Empowering people with learning difficulties and putting their
needs at the centre of policy are at the heart of the government’s
learning difficulty white paper published earlier this week.
Valuing People: A New Strategy for Learning Disability for
the 21st Century, which is the first major strategy of its
kind for 30 years, has been hailed by learning difficulties
organisations as an “exciting opportunity”.
However, concerns remain about the level of funding available
and whether the paper will genuinely place the choices of people
with learning difficulties at the centre of service provision.
The white paper includes a £50 million development fund for
2002-3 to help with the double running costs of hospital closures
as long-stay hospitals are phased out by 2004.
The fund will comprise £20 million of new money, plus an
estimated £30 million of existing cash to be ring-fenced from
money which is often lost to learning difficulty services when
people die after being moved from long-stay hospitals into the
The white paper also stresses the importance of bringing the
lives of people with learning difficulties into the mainstream, of
working in partnership with other agencies both at a national and a
local level, of empowering the individuals involved, and of making
change actually happen by introducing the mechanisms on the ground
to change the way people think.
It places local authority chief executives in the driving seat
of the white paper’s reforms, with key responsibility for
developing partnerships between health, social services,
employment, the voluntary sector, the private sector, carers, and
people with learning difficulties.
The partnerships’ first task will be to revisit local joint
investment plans in the light of the new document.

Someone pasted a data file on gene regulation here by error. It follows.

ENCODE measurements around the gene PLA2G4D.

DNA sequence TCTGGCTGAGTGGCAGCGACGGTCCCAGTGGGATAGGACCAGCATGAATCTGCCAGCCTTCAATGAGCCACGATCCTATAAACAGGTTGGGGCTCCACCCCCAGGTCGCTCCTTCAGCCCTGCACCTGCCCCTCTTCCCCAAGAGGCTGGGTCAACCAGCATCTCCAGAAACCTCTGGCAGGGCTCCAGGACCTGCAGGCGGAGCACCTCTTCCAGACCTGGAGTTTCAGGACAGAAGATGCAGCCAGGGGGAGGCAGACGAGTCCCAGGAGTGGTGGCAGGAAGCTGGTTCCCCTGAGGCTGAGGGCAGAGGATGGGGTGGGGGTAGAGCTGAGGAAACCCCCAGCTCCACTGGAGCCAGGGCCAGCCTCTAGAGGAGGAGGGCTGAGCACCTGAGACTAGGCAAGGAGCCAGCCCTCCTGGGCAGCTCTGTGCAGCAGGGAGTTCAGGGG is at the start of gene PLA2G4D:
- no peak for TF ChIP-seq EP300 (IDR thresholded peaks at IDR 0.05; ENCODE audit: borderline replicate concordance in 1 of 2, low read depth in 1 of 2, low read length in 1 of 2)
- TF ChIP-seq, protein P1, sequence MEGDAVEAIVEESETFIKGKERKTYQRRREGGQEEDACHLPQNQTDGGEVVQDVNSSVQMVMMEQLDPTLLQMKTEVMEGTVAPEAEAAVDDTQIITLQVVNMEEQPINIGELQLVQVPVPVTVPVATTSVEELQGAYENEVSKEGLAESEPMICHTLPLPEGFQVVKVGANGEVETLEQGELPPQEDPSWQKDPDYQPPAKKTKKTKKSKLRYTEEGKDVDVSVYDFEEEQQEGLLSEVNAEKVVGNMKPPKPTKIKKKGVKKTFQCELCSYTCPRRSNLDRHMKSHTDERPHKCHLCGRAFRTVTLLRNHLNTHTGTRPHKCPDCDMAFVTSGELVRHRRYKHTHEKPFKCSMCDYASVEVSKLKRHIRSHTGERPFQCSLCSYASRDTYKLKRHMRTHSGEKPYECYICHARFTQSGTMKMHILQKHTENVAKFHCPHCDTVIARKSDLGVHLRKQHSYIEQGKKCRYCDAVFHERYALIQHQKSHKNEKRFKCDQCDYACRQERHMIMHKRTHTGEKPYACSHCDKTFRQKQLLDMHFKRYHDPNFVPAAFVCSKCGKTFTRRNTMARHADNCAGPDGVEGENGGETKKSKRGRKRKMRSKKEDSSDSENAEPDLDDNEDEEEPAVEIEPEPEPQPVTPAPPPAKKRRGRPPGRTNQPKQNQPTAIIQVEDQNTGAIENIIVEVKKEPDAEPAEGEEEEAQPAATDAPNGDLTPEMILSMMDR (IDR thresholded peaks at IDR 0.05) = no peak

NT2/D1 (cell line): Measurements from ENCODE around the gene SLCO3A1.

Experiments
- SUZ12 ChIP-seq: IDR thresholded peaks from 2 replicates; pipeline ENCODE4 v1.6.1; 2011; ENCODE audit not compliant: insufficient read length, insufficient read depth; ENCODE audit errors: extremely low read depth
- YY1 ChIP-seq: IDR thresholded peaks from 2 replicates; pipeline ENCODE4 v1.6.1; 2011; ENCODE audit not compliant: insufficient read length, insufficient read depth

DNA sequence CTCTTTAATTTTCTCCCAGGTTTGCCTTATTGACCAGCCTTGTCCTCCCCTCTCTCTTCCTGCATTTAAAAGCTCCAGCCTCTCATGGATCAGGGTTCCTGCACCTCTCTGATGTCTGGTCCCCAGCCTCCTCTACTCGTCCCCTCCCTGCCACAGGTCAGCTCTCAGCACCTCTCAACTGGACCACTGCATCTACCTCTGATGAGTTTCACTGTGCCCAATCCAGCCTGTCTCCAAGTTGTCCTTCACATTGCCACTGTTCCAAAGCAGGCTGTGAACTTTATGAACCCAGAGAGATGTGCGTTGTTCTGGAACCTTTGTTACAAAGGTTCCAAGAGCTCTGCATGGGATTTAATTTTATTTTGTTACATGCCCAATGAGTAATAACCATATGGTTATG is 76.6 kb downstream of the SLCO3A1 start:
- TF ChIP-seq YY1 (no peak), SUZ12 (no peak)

A learning difficulty awards framework, produced by training
organisation TOPSS, will also be introduced in April this year with
the expectation that all new members of staff working with people
with learning difficulties will be signed up by April 2002.
Existing staff will need to meet certain training standards
The Social Services Inspectorate will conduct a national
inspection of learning difficulty services later this year.
Launching the white paper, health secretary Alan Milburn said: “A
fair, inclusive society must include those with learning
disabilities. We can now do this because of the extra investment we
are making in services in the NHS and social services.
“We want people with learning disabilities to have as much
choice and control as possible over their lives and the services
and support they receive.”
Welcoming the white paper, Mencap chief executive Fred Heddell
said he was delighted to see the focus on choice and opportunity
for individuals and the commitment to providing services that meet
people’s needs rather than making people fit services.
However, he criticised the amount of money being made available
to fund the changes as “insufficient” and warned of the complexity
of delivering the paper’s aims.
Jean Collins of Values into Action commented: “There is a lot
about advocacy in the paper which is brilliant. But are they really
going to give precedent to what the person with a learning
difficulty actually says? If the white paper is going to make a
difference to the lives of people with learning difficulties it has
to put their choices first.”
White paper recommendations
- A £6 million implementation support fund over the next
three years to fund advocacy developments and a national learning
difficulty information centre and helpline.
- Establishment of national objectives for people with learning
difficulties, supported by new targets and performance
- The extension of eligibility to direct payments.
- The establishment of a national citizen advocacy network.
- A national forum for people with learning difficulties.